"You're the only instructor I know who makes enough kits so the class attendees can choose any color and not worry about them being sold out, then you still have some to sell to non-class members."It made me realize not only do I choose to make this many kits, I do it because for me, it's good customer service. I do it because I would be so sad if someone came to a class with her heart set on making a certain colorway and it was already gone. I've been that person before! It's not just about good business practices (the more kits I have to sell, the more I'm likely to sell) but much more it's about making sure my students and customers have a good experience.
And while I know this, that doesn't mean I don't have those blue mood days where I struggle with having to sit for yet another 12+ hours and weigh out beads, or put labels on baggies, or print patterns. It's mind-numbing after a while when I'm doing this kind of volume (not to mention butt-numbing. I think the sofa is permanently attached to my backside now.) And so for the last few days I've been fighting the urge to run away and hide for a respite.
And then I watched clips from Oprah's farewell show online tonight. And cried. And was reminded of how lucky and special my life is. What an amazing journey this last 9 years has been since I first encountered beads. I don't say Thank You enough to YOU. Because you guys out there, reading my blog, becoming my friends on Facebook, buying our kits online and at shows, taking my classes, and anticipating my books - YOU are the people who allow me to do this. You share your excitement and enthusiasm with me and keep me going through tough deadlines and canceled flights, and bad hotel rooms.
I think I have shared this before, but when I first started down this path of becoming a jewelry designer and instructor, I felt kind of silly making it a career. It seemed superficial at the time. An entire job revolving around something as non-essential as jewelry and crafting? I am ashamed to admit that now. But I couldn't know...I didn't understand just how the experiences I would have along the way would show me how something as "inconsequential" as beadweaving can change lives.
I have watched deep friendships form between women in my classes. The locals in Austin who started gathering twice a week at the local bead store for the company. The women who discovered in one of my classes at Bead & Button that they lived just blocks away from each other in Washington State and have become close friends.
I have worried about the woman over there in the corner who always came to class, but never participated in the chatter and laughter. Was she enjoying herself? A private conversation between us eventually revealed that she was a recent widow with no children and very few friends. Her only interaction with people happened within these classes. She came because she loved hearing everyone talk and joke and she loved the beads. And she didn't have to put on a brave face or do anything but just be in the company of others. It was an escape from her sorrow and her loneliness. That was the moment I felt for the first time I truly understood the saying "Art saves lives."
I have watched students work out bad days at work in beading class. Who have found solace from personal and family tragedies and illnesses. I have seen beading quite literally keeping two dear friends alive. The excitement and pleasure of artistic creation, the meditative motions of the beading, and the treasured friendships developed from their beading connections have combined to keep them going. When one thought she was going to be unable to bead any longer I could see the life-light draining from her eyes. But a medical adjustment allowed her to continue to keep her beady company, and all of a sudden - like the flip of a switch - she was back again with sparkle and laughter and I knew it was going to be okay.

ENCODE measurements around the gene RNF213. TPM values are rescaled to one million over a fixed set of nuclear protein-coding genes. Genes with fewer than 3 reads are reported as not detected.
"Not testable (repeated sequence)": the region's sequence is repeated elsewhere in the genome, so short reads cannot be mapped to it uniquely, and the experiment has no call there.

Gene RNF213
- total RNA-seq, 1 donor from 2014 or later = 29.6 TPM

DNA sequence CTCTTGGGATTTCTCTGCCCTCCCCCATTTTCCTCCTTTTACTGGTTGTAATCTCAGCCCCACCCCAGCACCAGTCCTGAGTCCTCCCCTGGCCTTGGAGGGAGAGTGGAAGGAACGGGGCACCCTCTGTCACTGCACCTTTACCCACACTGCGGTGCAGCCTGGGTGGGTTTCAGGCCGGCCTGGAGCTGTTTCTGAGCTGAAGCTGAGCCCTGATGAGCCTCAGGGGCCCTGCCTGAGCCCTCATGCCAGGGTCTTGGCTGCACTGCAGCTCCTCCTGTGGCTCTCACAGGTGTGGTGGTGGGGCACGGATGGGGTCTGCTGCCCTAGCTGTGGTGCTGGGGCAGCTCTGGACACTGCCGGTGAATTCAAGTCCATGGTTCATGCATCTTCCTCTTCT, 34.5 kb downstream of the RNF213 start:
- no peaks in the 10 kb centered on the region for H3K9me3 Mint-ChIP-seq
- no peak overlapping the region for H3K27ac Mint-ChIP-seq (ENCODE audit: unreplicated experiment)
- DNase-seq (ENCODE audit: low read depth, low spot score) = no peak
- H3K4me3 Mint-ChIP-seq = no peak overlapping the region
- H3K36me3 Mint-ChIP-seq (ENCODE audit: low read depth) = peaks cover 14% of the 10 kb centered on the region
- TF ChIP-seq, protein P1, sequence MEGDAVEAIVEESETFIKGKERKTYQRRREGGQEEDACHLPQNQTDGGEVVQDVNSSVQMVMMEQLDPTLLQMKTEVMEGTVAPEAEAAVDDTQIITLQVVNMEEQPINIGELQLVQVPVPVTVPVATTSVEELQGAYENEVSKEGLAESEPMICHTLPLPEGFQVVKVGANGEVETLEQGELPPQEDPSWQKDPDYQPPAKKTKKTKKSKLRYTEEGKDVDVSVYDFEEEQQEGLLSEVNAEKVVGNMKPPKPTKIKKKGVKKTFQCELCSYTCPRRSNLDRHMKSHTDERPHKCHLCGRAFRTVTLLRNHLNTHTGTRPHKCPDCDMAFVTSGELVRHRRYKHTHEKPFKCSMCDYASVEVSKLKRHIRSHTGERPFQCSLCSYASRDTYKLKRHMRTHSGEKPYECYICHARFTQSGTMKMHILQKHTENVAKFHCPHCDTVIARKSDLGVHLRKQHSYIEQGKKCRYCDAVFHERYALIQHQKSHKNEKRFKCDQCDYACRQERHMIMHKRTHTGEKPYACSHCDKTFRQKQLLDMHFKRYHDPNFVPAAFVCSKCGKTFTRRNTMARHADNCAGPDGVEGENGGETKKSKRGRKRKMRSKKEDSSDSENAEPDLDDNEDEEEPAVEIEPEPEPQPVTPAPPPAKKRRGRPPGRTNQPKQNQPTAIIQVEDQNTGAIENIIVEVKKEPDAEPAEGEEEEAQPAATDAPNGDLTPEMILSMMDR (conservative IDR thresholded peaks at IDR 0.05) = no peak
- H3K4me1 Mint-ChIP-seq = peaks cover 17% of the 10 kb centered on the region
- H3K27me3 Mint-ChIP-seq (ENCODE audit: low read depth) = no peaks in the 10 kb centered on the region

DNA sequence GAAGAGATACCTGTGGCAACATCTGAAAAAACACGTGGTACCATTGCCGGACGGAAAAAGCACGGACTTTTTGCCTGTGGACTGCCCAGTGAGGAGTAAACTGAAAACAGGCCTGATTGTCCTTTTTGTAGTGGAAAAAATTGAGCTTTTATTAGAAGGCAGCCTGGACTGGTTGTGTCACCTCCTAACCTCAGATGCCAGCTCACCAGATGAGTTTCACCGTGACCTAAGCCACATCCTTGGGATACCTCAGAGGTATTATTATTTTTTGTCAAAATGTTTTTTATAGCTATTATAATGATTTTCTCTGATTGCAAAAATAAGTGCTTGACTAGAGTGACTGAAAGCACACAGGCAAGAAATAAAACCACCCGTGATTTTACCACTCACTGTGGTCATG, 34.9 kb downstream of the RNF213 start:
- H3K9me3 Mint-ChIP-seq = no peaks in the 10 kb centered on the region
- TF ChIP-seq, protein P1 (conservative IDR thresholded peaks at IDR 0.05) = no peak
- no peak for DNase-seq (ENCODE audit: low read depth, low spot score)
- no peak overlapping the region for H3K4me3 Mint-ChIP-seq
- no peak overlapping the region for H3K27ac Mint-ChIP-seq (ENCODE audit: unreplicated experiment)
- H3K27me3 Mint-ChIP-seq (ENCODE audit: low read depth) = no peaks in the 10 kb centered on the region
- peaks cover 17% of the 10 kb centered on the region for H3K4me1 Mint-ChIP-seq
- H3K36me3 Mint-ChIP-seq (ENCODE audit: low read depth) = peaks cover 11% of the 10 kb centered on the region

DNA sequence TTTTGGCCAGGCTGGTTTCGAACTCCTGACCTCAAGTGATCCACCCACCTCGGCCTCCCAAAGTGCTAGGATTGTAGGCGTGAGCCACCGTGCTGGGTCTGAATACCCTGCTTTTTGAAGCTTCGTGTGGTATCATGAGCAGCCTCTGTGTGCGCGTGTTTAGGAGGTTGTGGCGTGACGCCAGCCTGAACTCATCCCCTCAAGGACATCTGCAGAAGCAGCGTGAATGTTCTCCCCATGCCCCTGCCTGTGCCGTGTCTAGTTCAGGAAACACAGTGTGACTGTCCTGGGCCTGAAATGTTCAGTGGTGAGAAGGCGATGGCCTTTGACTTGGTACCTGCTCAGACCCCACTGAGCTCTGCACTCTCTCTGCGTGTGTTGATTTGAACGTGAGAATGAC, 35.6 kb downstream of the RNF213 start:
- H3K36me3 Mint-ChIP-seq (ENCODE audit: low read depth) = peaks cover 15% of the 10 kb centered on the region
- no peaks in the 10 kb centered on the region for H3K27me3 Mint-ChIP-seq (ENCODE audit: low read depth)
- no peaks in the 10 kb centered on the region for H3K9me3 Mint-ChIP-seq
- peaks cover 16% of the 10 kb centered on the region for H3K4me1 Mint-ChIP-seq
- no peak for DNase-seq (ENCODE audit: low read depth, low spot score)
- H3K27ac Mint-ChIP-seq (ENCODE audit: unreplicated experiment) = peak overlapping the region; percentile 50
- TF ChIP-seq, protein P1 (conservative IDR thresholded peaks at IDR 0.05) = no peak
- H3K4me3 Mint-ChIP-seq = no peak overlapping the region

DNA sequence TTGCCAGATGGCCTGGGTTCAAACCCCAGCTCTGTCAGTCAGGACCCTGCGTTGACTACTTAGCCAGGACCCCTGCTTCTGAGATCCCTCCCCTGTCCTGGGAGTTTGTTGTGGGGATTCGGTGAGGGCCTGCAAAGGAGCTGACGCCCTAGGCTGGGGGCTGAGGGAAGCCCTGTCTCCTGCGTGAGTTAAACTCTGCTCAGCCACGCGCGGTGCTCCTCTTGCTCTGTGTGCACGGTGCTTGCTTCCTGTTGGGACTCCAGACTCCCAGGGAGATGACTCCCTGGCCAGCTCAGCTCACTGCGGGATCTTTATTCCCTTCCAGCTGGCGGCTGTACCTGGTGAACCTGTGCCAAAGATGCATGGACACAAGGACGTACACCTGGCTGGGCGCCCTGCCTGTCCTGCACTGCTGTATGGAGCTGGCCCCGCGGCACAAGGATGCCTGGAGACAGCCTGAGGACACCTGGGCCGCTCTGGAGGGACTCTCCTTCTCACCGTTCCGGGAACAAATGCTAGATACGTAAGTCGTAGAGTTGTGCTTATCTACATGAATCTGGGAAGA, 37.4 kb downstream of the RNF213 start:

Working with adult learners has taught me many lessons too. How hard we can be on ourselves if we don't master a new technique or stitch right off the bat. (Y'all, I failed learning peyote stitch several times when I first started out! Don't tell me you can't learn something!) So my job is often simply to remind people to be willing to goof up. To keep going. To be a personal cheerleader. And to stand there like a proud mama when they get that "ah-ha!" moment - because that's exactly how I feel! When a woman in one class pulled me quietly aside to thank me for being so patient with her questions and need for extra help, she brought tears to my eyes (then, and now) as she explained she had suffered a stroke a year prior, and relearning to bead was difficult, but important to her self-esteem. She had taken a class from someone else who had made her feel stupid and slow, and wanted to thank me for not making her feel like a burden at all. I was floored! Not only because I couldn't imagine thinking of her being a burden - but also because I could imagine what it felt like to be treated badly in the past. Her accomplishment in that class made me so happy for her! How sad that the other teacher missed out on that joy.
So all of this is simply me saying THANK YOU. Thank you for sticking with me through growing pains and grumpy days and spotty blog updating. Thank you for being the reason I love what I do so much. You all hang out with me every single day, whether you know it or not. My gratitude is endless.
Aw, man. Now I'm all weepy again. And if that's not a sign for bedtime I don't know what is! But I had to stop right this very moment and tell you what I was thinking. Thank you too, for listening.